Film Reviews

INCEPTION

By • Jul 20th, 2010 •

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Huh? Beautifully executed with DiCaprio’s intensity but what does it mean?

Okay, to even begin to decipher INCEPTION we need to dig deep into the knotty well of the subject of writer/director’s Christopher Nolan’s film. Why do we dream?

Ancient civilizations saw dreams as portals for receiving wisdom from the gods. In modern psychology, Sigmund Freud famously theorized that dreams were the “royal road to the unconscious”. From the psychoanalytic perspective, Freud’s theory of dreams suggested that dreams were a representation of unconscious desires, thoughts and motivations.

According to Freud, people are driven by aggressive and sexual instincts that are repressed from conscious awareness. While these thoughts are not consciously expressed, Freud suggested that they find their way into our awareness via dreams.

But Freud has been dismissed. It’s not about sexual rage, aggression and unresolved fetishes, it’s all about New Age poppycock love. You don’t get a Ph.D., M.D. in psychiatry, or grant money in dream research by saying Freud doped out the whole thing long ago. You look to develop another working theory. Let’s admit it: Freud didn’t have google. He had to think up everything himself!

Now theorists say we may dream to de-clutter our brains. Every day we are bombarded with new information, both consciously (through learning) and unconsciously (through online porn sites).

This modern dream theory suggests dreaming is a way to file away key information and discard meaningless data. It helps keep our brains organized and optimizes our learning.

Then there is the Contemporary Theory of Dreaming which holds that the process is not random and that it is instead guided by the emotions of the dreamer.

Dreams are a way of assembling and dumping daily gunk. So I have been asking scientists I know:

Do prisoners held in solitary confinement for 23 hours a day dream? Do cloistered nuns and monks living in a vow of silence dream? Do mystic cave-dwellers dream?

What about people in comas? Do they dream?

When I trekked through Tibet, my dreams were very, very different – and unusually and strangely menacing. I now understand why Tibet’s deities are so awesomely terrifying. It’s the effects of the high altitude.

Dom Cobb (Leonardo DiCaprio) is not your run-of-the-mill corporate spy. He and his team go into the dreams of businessmen and steal their top-secret ideas. That is where I keep my deep, dark secrets and important corporate raiding schemes – in my “dream vault”.

Cobb’s team is made up of Arthur (Joseph Gordon-Levitt), Eames (Tom Hardy), Yusuf (Dileep Rao), and new recruit Ariadne (Ellen Page – out of her league here).

Problem is, Cobb’s subconscious is haunted by his ever-present, nagging, dead wife Mal (Marion Cotillard), who has a nasty habit of showing up in his subconscious and wreaking havoc on his intrusive job of going into other people’s dreams.
His workplace is other people’s dreams – who invited her along? She just won’t go into The Light!

Mal has an agenda. She’s mad she is dead and wants Cobb to join her. That is how much she loves him.

Cobb is an international fugitive. He is accused of killing his wife. He didn’t do it, but he’s carrying around a lot of guilt. He constantly moans and bitches: “I want my life back!”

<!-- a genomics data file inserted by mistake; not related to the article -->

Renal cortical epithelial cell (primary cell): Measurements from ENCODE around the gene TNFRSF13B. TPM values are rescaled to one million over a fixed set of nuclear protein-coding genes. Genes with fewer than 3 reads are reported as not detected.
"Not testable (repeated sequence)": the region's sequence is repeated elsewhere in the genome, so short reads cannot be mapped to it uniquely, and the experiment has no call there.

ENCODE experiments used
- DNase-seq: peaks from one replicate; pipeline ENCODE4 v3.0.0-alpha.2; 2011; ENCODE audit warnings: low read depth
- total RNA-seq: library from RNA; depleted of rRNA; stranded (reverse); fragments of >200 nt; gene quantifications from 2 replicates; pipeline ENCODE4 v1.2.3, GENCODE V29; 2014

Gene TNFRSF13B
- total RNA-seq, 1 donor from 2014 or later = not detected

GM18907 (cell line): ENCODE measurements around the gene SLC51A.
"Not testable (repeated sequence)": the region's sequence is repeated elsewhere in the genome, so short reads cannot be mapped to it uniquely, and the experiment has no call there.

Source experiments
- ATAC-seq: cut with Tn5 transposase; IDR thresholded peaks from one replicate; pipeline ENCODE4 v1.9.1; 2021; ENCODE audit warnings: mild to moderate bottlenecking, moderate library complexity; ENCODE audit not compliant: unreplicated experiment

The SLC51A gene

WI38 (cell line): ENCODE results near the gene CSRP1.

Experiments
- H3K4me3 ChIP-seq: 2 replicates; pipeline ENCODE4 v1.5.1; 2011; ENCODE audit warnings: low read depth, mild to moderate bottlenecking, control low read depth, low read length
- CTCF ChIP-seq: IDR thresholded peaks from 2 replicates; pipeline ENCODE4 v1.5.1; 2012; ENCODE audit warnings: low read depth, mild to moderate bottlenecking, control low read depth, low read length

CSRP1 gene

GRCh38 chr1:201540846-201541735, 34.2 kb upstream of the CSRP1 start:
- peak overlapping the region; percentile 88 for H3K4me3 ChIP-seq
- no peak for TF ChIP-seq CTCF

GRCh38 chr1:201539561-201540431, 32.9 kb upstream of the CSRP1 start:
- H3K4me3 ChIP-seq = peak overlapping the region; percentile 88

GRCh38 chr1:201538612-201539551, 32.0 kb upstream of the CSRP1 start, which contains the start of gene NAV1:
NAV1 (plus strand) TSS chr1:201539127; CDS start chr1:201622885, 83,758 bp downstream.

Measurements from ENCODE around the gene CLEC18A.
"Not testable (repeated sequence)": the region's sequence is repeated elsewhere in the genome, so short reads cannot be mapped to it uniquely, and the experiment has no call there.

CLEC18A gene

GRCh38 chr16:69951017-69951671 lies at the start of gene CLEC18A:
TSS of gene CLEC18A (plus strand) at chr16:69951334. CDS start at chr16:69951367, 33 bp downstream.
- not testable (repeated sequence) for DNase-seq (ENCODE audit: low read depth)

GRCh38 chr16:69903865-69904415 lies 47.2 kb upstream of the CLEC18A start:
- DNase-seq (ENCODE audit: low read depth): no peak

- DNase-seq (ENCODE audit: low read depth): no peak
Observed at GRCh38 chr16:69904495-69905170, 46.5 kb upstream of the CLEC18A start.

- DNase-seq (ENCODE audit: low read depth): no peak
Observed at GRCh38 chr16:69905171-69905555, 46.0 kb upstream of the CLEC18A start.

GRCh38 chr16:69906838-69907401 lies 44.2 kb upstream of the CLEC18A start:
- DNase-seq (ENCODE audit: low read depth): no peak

Businessman Mr Saito (Ken Watanabe) hires Cobb and his team to create a dream whereby his future rival, Robert Fischer Jr. (Cillian Murphy), will believe it is his idea – and a good one, to boot – to sell his father’s business empire when he inherits it.

Instead of stealing ideas locked in the dreamer’s vault, Mr Saito wants Cobb to interject an idea into a dream. In return, he promises to purge Cobb’s fugitive record allowing him to return to his two children and go home.

Why doesn’t Mr Saito just hire a Russian hooker or buy up all the company stock? Hasn’t Saito ever heard of greenmail?

After Yusuf drugs the client, in this case Fischer, the team gets drugged. They all go to sleep and plunge into Fischer’s dream and mess around in there. Ariadne is an architect and has designed the entire dream landscape.

There are a few glitches – it’s her first job. And there are some pitfalls Cobb neglected to tell her about. Mainly, you can get stuck inside someone’s dream and never get back. You can spend years sitting in an empty room without cable.

Cobb fell into this dreaded 5th level rabbit hole once. This is why he is so unhinged and unstable.

Mild-mannered, impeccably dressed, pillow-lipped Fischer has his own unconscious dream landscape and Cobb & Company must battle a rogue team of dream-saboteurs and Fischer’s love of travel.

DiCaprio is sensational. Having followed in Robert De Niro’s footsteps by being mentored by Martin Scorsese, DiCaprio is fully invested in every film project he is in. He does not walk through any movie. Let’s hope there is never a THE ADVENTURES OF ROCKY AND BULLWINKLE or a lucrative franchise like MEET THE PARENTS down the road for DiCaprio.

After 25-30 years in the business, it’s all about the money, not the work.

DiCaprio’s supporting cast of Gordon-Levitt, Hardy, and Rao is strong. Page and Cotillard – not so much.

I thought Marion Cotillard was brilliant in LA VIE EN ROSE, but her Hollywood roles have been terrible (PUBLIC ENEMIES, NINE). Why is she in INCEPTION and why is the song used in the film as the dream ticking clock (it’s INCEPTION’S Rosebud) Edith Piaf’s “Non, “je ne regrette rien”? Does Cotillard deserve this homage at this point in her Hollywood career?

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One Response »

  1. I’ve been very hyped for this movie anyways, but after reading your great review I really cannot wait to see this film.

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